Board member Richard Robb said he wasn’t sure if the historic board had any input into the decision-making process on Gilchrist parking, either.
“If your neighbor chooses to paint their house purple, this board has nothing to say about it,” he said. “Cisterns, as well, are a wonderful idea, but we have no say in them either. This is a planning issue.”
Other people who came to the podium at the meeting had other issues to discuss. Helen Fraser, a resident of the Historic District, not only agreed with what Seibert and Fletcher were saying, but added to it with the problems of signage and bathrooms.
“We are facing acute situations, and they will become more so as the bridge opens,” she said. “The first thing I think about with Boca Grande is no signs. They destroy what we think of as small town living. I think we would start taking down signs that say public parking is available. We have public parking spaces provided by the county that are usually empty. But on the historic streets we have so many cars, sometimes you can’t get out of your driveway. People who come over the bridge for the day to go to the beach, with all their paraphernalia, and while I love to see them, these people need a place to go to the bathroom. They don’t elect to come back into town to find a place. We put up with stuff that none of you would like to hear about. It has been brought up to Bob (Green) at the Community Center, and he asked if we would like to have port-a-potties at the end of every road. I’m sure he was joking.”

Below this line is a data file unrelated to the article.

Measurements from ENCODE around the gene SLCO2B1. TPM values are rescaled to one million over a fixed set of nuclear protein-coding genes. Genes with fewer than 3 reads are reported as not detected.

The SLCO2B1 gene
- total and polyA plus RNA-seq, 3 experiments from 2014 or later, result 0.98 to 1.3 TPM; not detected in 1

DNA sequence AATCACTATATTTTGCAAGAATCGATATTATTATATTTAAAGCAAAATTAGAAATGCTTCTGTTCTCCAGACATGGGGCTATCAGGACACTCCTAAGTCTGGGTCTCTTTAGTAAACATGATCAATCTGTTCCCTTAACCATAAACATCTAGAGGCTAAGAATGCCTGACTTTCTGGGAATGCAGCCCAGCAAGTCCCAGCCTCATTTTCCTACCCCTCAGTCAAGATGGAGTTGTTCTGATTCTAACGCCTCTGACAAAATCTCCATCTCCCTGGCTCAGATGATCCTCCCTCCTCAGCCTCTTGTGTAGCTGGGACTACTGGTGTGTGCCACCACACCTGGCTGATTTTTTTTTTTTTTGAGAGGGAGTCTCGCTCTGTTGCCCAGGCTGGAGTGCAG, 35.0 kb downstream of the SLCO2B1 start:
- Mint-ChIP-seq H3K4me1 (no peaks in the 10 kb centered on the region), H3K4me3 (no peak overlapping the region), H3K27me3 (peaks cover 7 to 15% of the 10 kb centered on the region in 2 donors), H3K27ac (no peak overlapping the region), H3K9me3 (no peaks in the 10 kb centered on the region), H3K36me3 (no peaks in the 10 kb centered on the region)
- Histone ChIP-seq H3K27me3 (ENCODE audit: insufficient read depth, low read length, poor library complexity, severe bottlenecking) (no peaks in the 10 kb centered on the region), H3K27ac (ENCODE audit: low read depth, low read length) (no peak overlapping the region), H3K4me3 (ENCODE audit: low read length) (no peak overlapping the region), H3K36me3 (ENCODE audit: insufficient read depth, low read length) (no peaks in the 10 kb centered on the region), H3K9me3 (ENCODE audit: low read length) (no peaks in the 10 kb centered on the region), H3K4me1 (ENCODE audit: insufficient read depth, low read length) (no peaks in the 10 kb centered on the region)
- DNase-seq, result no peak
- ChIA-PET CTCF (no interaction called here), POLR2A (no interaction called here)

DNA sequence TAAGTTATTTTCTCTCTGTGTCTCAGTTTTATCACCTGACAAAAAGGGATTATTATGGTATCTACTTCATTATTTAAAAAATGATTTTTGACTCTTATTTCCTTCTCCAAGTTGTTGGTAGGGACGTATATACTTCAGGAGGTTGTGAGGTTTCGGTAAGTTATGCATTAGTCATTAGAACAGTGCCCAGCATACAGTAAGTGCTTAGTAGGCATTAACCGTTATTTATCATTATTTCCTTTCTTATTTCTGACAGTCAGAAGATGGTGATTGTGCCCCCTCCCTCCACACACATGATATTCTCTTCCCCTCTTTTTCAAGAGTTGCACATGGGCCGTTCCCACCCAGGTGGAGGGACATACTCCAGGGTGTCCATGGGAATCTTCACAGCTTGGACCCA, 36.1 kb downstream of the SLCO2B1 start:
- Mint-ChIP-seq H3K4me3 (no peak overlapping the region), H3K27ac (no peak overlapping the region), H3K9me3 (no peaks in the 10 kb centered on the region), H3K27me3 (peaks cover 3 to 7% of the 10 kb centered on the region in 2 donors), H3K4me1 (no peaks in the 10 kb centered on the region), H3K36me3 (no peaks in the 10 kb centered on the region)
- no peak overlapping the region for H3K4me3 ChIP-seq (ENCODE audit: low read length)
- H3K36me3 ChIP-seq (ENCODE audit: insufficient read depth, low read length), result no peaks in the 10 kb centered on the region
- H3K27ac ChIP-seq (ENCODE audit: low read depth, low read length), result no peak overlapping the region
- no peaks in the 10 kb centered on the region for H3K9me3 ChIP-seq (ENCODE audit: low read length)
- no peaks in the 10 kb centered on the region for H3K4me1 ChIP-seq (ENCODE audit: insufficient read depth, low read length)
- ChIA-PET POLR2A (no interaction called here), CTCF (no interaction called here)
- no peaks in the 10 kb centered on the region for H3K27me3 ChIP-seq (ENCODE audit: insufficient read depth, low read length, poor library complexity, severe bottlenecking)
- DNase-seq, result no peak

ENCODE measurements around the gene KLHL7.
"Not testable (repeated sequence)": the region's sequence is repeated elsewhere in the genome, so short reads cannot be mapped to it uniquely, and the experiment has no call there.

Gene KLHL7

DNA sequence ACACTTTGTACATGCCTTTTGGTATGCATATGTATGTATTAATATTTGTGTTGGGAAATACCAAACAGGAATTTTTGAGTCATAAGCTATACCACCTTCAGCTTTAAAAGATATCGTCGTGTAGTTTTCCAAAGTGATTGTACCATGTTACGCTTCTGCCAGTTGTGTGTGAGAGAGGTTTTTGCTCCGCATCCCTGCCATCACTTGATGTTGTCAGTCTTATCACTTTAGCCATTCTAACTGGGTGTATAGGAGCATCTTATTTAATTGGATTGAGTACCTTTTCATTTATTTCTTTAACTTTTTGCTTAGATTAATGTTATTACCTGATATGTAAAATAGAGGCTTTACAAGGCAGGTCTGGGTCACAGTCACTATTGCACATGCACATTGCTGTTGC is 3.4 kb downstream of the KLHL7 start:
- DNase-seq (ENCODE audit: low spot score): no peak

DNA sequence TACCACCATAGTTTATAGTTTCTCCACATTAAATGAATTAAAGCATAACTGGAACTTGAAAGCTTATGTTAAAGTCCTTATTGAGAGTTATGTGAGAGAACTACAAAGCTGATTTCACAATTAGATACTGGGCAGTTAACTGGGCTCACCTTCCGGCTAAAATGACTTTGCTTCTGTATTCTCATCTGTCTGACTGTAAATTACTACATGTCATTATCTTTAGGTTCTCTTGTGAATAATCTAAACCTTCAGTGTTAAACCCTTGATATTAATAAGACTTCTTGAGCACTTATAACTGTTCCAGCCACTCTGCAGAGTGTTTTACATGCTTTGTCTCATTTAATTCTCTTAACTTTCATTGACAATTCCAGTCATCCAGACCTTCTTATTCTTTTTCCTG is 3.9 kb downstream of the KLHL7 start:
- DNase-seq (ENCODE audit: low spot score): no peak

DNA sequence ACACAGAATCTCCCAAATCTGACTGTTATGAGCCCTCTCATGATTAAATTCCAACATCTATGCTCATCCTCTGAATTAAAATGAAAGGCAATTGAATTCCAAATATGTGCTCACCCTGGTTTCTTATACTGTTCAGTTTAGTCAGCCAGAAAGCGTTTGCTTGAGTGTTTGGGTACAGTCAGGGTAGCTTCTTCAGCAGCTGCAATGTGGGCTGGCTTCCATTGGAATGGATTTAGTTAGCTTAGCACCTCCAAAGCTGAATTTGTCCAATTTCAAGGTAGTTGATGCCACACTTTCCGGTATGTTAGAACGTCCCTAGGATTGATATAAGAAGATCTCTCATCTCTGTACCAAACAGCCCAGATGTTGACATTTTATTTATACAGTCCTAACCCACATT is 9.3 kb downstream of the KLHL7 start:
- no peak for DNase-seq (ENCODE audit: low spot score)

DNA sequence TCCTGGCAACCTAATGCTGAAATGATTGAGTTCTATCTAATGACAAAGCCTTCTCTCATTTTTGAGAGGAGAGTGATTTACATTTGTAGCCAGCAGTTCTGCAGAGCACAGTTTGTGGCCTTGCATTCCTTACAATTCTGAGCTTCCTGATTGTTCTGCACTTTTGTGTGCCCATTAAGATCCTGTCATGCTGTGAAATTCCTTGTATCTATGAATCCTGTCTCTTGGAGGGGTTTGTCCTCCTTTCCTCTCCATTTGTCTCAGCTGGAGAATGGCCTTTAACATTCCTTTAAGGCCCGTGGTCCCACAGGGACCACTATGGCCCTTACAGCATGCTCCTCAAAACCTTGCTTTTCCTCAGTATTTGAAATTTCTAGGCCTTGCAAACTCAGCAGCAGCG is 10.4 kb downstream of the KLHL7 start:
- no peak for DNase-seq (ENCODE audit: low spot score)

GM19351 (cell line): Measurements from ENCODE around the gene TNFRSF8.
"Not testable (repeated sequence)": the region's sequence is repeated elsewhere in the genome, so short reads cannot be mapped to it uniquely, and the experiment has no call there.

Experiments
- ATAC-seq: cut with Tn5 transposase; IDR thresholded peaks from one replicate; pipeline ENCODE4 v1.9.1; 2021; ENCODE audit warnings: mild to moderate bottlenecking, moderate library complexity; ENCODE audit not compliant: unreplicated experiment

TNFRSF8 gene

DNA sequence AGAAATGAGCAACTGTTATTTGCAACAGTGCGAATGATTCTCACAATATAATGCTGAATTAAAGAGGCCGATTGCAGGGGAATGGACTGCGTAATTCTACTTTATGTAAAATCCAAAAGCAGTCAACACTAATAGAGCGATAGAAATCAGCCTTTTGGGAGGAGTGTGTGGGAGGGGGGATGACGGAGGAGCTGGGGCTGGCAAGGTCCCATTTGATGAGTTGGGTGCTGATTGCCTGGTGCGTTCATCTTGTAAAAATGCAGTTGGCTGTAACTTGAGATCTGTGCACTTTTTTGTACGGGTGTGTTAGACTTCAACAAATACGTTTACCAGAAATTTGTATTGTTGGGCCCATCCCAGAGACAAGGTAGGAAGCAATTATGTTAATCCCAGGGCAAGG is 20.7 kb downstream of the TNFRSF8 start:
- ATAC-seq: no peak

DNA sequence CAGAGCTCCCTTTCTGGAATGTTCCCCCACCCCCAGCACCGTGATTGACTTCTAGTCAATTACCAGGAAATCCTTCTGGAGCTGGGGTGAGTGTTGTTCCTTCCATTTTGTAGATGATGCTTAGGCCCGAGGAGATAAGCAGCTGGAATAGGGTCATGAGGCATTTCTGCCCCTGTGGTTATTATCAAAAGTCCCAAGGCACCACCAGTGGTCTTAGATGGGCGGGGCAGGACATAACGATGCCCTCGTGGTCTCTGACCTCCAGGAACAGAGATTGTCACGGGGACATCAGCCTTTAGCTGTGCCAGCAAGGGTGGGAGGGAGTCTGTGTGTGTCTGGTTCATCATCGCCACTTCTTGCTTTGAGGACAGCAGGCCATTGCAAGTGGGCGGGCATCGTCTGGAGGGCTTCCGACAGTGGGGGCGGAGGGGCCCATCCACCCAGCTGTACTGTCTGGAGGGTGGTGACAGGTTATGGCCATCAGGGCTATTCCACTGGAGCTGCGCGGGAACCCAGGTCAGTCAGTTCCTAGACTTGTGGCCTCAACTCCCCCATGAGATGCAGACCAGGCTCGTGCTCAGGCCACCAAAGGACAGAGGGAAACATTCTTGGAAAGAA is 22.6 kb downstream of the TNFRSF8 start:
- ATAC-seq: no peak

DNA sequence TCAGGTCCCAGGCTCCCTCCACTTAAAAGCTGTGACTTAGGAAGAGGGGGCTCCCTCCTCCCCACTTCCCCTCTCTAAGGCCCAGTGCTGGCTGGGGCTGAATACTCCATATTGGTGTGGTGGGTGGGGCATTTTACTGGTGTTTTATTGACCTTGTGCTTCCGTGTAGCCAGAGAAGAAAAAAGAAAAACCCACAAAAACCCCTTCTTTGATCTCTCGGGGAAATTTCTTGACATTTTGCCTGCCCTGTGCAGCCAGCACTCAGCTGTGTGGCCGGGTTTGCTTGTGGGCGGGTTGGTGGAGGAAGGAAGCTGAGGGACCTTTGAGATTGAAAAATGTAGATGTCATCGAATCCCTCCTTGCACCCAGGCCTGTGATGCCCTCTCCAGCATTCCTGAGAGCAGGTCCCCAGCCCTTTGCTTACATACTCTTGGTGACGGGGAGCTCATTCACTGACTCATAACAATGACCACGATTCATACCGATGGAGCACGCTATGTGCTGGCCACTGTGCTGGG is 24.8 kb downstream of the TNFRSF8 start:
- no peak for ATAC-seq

As a final note to the meeting, Hammond, a history buff, stood and addressed the board and audience one final time.
“I have been listening to this, and I have to say this because this is a historic preservation board meeting,” she said. “It is not Gil-CREST, it is GIL-CHRIST. He was the governor of this state. And all who live on that street are Gilchristians.”